Good Character Trumps All In Service Business

Posted on March 4, 2014 by - Also by this author

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Delivering good service with class and style shouldn't just happen on Downton Abbey. Every business owner has the potential to set high standards.
Delivering good service with class and style shouldn't just happen on Downton Abbey. Every business owner has the potential to set high standards.

In the first-ever Class & Style Issue of LCT Magazine this month, we highlight some of the key components of first class/five-star level chauffeured transportation companies. The thinking goes that a luxury limousine service should inhabit the same strata as Four Seasons, Ritz-Carlton, Gulfstream and an Admirals Club airport lounge.

But once you get beyond the vehicles, the service, the black suits, the attention and style, you are left with the deepest differentiator of true class: Character. That’s a broad term now in our present culture, which underscores how much it is needed. Character embodies the manners, the values and ethics that define a person or company. You really are not what you drive, but how you behave.

The Lesson
So before a business investor or entrepreneur can buy all the gadgets, equipment and amenities, there needs to be a substantive set of standards and vision. I recently spoke with an expert industry marketer, entrepreneur, sales strategist and etiquette expert, Robin Wells, for some insights.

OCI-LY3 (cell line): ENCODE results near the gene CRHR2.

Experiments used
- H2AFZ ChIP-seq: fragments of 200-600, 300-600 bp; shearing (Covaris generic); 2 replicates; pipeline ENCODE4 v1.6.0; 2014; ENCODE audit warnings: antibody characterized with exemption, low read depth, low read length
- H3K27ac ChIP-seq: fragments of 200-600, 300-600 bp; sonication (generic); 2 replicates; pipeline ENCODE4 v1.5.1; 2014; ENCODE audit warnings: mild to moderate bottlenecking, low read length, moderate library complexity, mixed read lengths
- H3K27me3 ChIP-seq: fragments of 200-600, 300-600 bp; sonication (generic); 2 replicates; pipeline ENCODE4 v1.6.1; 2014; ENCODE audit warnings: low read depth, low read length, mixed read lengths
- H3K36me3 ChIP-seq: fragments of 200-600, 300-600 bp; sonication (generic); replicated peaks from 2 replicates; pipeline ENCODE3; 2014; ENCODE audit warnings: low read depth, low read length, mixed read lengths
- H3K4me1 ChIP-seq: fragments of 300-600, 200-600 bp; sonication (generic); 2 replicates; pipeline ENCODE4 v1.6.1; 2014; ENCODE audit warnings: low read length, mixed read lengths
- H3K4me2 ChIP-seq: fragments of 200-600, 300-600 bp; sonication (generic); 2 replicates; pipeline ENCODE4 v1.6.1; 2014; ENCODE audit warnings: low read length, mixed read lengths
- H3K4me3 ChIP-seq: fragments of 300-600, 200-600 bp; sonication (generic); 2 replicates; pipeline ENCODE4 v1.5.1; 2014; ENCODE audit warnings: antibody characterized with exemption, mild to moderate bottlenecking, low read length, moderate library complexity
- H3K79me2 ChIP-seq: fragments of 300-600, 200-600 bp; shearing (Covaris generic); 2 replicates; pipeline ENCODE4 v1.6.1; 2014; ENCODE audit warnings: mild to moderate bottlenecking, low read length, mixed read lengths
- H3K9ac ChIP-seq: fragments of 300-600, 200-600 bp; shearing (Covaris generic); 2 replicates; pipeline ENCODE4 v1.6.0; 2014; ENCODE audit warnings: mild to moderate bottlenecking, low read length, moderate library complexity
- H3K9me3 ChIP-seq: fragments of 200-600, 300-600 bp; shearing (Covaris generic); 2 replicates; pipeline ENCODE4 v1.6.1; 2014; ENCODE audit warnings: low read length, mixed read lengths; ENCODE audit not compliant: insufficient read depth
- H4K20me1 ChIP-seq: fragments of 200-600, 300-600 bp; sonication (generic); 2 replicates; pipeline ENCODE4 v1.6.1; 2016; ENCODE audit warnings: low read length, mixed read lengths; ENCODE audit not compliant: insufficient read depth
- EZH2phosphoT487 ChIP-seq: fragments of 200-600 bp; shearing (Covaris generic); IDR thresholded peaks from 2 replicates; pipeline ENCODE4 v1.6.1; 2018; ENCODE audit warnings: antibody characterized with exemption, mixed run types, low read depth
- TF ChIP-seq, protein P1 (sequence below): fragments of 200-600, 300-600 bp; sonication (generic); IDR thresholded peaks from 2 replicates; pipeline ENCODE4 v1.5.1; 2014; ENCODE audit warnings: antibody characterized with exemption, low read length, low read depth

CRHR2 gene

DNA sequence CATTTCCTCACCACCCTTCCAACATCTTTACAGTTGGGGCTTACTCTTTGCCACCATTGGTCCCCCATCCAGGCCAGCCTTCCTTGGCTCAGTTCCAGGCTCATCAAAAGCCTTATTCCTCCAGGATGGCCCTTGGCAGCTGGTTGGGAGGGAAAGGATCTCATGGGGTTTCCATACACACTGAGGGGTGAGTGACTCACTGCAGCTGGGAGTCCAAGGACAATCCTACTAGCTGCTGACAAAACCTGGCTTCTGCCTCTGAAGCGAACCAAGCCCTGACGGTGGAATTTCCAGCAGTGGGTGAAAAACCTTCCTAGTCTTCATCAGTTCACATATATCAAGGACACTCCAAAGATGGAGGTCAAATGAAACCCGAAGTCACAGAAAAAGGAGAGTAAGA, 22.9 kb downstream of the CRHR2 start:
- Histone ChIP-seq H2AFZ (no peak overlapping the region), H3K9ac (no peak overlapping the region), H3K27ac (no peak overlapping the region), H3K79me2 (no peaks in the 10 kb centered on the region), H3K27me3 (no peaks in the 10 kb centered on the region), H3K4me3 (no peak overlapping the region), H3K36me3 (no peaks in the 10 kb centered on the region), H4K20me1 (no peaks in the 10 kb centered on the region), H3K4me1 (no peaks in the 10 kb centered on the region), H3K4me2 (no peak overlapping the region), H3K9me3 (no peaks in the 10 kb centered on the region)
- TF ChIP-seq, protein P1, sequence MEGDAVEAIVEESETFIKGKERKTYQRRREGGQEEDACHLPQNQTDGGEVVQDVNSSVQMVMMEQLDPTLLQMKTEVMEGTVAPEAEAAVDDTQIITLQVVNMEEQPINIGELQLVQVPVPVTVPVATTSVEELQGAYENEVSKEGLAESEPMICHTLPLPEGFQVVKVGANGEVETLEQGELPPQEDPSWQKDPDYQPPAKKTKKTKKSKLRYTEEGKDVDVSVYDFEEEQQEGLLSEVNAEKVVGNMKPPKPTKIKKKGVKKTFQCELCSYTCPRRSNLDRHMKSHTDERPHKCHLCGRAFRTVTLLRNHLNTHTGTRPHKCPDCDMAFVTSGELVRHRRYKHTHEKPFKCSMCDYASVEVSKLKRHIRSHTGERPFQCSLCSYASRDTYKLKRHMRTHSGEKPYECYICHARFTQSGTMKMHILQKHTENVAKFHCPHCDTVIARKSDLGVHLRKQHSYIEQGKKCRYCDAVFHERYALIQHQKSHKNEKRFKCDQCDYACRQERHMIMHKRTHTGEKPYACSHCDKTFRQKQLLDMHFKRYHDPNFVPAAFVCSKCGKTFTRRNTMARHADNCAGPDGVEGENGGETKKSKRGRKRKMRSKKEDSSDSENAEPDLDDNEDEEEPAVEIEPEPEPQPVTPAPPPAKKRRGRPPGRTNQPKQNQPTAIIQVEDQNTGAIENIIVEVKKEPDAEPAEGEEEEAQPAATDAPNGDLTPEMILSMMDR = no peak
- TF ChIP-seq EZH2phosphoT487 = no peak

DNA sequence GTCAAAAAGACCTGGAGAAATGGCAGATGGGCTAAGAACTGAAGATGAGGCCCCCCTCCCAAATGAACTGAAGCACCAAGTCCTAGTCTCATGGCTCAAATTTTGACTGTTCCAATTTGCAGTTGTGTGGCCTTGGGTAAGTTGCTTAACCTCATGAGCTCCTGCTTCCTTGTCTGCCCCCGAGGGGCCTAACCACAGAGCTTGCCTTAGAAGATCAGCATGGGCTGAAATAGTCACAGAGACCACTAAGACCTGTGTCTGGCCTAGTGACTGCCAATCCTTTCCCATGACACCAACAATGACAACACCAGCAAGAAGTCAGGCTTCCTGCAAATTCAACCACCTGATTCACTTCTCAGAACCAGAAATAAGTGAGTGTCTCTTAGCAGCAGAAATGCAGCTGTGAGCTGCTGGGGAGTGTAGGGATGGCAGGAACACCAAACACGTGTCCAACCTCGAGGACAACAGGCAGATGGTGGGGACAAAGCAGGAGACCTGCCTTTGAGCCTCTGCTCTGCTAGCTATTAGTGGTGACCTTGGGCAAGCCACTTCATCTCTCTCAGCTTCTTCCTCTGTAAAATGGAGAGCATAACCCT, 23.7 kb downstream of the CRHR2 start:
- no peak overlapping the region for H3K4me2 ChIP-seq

“It’s an old saying, but culture eats strategy for lunch,” says Wells, whose businesses, including a marketing firm and Etiquette Manor consulting, are based in Miami. “If you don’t have a corporate culture that is squared up, the strategy will fail.”

Wells outlines a logical sequence for good service character: If you know who your clients are, then you know who you are, and can define your brand. Then, you can set your standards geared toward your clients, and train your employees to deliver on those standards. That creates a high, consistent quality of service that will resonate with clients, keep them coming back, and attract new ones.

“People will always come back for service and pay more for quality service if they can’t get it elsewhere,” Wells says. “It starts at the top and is trickled down to employees with quality training programs.” She compares such programs to a business script, with employees chosen as the actors who will represent your company.

Her sequence for success all goes back to one critical skill: Listening. Listen to your clients, your employees, your vendors and your affiliates. Solid company character spans all of those groups, not just the customers. “Listen to what they are saying and try to put yourself in their position,” she says. “You need to be considerate across the board, consistently. That gives your brand a good image. If you are not consistent, then you will lose in the end. Leading by example is huge.”

That especially applies when handling conflicts, whether with a disgruntled client or a payment dispute with an affiliate. “You need to resolve issues in a considerate and positive fashion, and not bring things down to [a lower] level. When you are dealing with money, people show their true colors.” And what if the other party is unreasonable and rude? If you’ve been wronged, move on and make sure you are only fooled once, she says.

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